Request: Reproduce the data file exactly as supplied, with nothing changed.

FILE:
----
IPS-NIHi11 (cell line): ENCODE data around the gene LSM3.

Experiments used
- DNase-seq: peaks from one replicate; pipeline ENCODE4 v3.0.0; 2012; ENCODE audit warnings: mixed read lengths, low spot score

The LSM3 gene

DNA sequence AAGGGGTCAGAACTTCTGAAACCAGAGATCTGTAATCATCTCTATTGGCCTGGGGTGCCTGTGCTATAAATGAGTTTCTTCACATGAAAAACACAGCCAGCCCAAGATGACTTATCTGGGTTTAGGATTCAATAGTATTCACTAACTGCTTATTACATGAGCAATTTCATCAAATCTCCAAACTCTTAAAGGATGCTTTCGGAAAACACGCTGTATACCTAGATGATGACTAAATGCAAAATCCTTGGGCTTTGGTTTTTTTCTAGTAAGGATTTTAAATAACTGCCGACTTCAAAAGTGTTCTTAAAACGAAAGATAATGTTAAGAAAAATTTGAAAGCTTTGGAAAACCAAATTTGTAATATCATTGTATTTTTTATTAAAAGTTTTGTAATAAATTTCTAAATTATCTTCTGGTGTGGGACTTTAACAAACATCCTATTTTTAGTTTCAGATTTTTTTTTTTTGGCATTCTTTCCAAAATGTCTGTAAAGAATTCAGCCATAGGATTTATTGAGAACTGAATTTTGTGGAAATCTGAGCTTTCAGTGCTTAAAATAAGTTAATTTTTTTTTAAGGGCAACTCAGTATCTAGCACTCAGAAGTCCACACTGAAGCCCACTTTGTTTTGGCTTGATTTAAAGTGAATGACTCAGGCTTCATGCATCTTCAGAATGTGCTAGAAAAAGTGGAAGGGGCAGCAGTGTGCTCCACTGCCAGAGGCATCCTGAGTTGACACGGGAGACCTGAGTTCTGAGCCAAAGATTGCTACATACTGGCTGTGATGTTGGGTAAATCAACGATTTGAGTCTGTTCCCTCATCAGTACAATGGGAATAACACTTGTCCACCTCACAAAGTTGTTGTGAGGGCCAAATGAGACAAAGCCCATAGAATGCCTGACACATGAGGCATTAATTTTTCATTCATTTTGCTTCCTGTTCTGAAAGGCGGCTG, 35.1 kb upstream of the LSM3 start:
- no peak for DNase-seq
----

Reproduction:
IPS-NIHi11 (cell line): ENCODE data around the gene LSM3.

Experiments used
- DNase-seq: peaks from one replicate; pipeline ENCODE4 v3.0.0; 2012; ENCODE audit warnings: mixed read lengths, low spot score

The LSM3 gene

DNA sequence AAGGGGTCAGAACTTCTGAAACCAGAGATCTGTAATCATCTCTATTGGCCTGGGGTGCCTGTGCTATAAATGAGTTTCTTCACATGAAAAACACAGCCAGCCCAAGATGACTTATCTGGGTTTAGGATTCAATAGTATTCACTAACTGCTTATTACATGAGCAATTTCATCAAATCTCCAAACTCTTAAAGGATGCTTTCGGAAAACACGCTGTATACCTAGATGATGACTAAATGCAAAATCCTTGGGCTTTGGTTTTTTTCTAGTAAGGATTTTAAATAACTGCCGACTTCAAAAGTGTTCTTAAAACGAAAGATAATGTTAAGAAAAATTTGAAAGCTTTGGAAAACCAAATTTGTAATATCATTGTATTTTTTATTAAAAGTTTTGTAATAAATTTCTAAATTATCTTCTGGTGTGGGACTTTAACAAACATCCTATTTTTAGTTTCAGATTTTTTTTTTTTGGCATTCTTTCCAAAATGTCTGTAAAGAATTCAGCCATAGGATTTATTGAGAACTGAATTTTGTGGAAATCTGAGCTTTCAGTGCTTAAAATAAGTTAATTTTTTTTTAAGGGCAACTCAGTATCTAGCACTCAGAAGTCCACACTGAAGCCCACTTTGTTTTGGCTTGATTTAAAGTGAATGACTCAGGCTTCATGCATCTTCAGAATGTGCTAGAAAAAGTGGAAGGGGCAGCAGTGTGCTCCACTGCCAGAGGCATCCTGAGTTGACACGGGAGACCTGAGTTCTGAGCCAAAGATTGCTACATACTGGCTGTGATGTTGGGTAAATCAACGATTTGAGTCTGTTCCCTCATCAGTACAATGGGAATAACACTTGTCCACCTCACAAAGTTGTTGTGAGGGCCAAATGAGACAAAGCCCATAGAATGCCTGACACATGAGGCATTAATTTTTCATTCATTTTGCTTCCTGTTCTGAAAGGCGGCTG, 35.1 kb upstream of the LSM3 start:
- no peak for DNase-seq